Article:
The 20-year-old accused of drunkenly running down a family as they walked home on Halloween appeared in court to face murder charges for the first time Wednesday afternoon.
Carlo Navarro stood with his hands cuffed to his waist, head slightly bowed as he answered procedural questions.
“Yes, your honor,” he said quietly as more than half a dozen news cameras took his picture in a Downtown Long Beach courtroom. After the judge confirmed his name and date of birth, Navarro pleaded not guilty.
He faces 45 years to life in prison if he’s convicted of three counts each of murder and gross-vehicular manslaughter while intoxicated for the deaths of Joseph Awaida, his wife Raihan Dakhil and their 3-year-old son Omar.
The death of the beloved family has drawn intense attention in Long Beach.
Authorities allege Navarro was driving drunk when his SUV jumped a curb and crashed into the family, who were walking with a stroller at Los Cerritos Park.
Navarro was immediately apologetic after the crash, according to his defense attorney Bryan Schroeder.
During the hearing, Navarro barely looked up. He stood almost completely still in a blue jailhouse jumpsuit.
After the crash, while Navarro waited to be checked by a doctor, he asked to pray for the Awaida family, according to part of a police report obtained by the Long Beach Post.
“It should be noted that at one point while at the hospital Navarro asked if he could take a knee,” an officer wrote. “I told him that he could sit in a chair and he replied that he did not want to sit down. Navarro said that he would like to pray for the pedestrians he had hit.”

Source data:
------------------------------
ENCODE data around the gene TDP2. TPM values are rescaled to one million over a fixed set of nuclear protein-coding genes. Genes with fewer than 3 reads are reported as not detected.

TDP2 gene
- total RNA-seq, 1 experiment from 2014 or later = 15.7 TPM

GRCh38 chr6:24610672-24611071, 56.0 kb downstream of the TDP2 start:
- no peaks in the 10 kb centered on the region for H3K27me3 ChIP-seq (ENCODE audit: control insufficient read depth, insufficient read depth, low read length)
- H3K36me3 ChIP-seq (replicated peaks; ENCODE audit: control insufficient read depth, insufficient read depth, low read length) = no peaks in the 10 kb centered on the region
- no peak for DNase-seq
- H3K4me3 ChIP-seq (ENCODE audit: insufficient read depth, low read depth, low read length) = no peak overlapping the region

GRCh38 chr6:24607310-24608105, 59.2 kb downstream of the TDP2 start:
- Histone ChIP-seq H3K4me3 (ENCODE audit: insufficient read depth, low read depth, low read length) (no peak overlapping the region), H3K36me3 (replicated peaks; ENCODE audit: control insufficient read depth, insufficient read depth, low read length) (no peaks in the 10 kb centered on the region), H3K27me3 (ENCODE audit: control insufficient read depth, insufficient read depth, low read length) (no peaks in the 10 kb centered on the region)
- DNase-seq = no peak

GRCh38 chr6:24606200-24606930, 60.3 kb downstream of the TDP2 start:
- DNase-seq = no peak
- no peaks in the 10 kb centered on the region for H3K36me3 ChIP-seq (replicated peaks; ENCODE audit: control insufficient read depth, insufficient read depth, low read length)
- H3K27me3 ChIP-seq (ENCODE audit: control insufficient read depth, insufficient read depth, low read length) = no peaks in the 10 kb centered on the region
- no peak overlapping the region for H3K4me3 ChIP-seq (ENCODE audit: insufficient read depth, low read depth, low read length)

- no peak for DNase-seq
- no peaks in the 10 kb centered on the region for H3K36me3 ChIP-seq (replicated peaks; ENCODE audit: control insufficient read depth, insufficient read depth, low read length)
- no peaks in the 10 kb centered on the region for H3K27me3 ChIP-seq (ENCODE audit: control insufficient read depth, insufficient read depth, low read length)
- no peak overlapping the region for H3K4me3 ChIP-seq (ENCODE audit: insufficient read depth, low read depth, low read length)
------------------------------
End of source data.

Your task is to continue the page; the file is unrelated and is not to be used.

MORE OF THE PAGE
Outside court, Navarro’s family huddled in a circle, their arms wrapped around each other.
Schroeder said they’ve considered contacting the Awaidas’ relatives to try to apologize.
But, at the request of a prosecutor, a judge ordered them to refrain from reaching out in any way to the Awaida family.
“They wish no contact whatsoever from the defense or the defense’s family,” Deputy District Attorney Karen Brako said.
Navarro will continue to be held without bail for the time being. His next court date was set for January.
According to Schroeder, police allege Navarro was driving between 70 and 80 mph before the crash. A few hours later, they measured his blood-alcohol level at .11, the defense attorney said.
To prove Navarro is guilty of murder, prosecutors would have to show that Navarro knew how dangerous it was for him to be driving and chose to disregard the risk, according to legal experts.
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